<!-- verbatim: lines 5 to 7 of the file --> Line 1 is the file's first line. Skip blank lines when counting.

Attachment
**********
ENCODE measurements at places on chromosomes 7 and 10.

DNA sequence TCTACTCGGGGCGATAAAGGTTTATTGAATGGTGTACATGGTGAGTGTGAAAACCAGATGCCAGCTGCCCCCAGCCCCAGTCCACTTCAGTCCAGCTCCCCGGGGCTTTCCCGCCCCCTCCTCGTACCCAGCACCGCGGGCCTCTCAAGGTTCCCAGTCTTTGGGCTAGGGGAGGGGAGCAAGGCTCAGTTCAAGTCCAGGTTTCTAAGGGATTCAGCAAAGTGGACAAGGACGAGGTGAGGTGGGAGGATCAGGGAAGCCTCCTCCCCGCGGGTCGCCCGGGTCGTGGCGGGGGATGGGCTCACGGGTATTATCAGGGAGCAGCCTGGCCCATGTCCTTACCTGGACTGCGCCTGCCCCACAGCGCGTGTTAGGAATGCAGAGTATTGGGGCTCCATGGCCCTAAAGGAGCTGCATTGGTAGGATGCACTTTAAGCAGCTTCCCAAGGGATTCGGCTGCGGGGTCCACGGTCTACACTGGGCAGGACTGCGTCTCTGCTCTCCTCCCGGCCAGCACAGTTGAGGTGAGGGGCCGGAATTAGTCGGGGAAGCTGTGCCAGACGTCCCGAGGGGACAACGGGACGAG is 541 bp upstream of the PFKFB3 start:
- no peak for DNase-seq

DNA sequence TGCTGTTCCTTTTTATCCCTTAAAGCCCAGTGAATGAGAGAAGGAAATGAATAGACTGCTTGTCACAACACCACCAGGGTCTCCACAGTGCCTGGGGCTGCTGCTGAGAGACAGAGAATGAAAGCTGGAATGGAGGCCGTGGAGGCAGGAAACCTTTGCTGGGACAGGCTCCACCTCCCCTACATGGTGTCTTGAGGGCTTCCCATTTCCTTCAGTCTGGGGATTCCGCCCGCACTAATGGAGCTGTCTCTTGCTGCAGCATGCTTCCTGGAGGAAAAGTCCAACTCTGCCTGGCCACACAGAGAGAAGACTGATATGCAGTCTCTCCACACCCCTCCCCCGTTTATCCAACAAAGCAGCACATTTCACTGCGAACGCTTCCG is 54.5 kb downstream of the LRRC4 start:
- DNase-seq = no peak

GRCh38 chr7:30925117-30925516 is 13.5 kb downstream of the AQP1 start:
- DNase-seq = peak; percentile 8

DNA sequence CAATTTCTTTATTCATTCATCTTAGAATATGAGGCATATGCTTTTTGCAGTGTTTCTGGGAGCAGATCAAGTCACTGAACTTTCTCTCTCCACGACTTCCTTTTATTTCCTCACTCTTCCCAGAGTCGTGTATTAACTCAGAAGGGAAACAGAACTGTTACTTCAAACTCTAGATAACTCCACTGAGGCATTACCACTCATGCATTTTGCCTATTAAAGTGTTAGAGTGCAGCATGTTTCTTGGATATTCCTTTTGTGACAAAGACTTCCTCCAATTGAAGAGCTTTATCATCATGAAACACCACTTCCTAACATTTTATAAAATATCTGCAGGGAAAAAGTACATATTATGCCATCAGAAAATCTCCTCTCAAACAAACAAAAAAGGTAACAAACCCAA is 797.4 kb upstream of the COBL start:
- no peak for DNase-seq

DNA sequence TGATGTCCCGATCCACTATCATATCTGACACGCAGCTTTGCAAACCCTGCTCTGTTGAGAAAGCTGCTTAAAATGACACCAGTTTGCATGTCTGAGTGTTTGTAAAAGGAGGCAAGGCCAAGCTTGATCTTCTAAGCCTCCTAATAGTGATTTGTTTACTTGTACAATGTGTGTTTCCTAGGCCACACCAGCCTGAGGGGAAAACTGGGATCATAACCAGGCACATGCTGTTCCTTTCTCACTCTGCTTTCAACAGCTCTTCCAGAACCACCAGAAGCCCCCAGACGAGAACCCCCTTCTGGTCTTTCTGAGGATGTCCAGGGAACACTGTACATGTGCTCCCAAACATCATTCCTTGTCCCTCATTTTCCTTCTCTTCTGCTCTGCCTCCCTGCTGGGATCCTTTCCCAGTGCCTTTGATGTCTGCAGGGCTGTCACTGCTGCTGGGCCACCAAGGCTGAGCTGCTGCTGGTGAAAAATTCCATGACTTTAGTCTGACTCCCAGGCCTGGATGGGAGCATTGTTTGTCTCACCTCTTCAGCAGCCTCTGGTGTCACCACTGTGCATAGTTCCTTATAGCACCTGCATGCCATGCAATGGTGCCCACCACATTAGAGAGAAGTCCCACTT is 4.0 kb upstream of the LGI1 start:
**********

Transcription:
- DNase-seq = no peak

GRCh38 chr7:30925117-30925516 is 13.5 kb downstream of the AQP1 start:
- DNase-seq = peak; percentile 8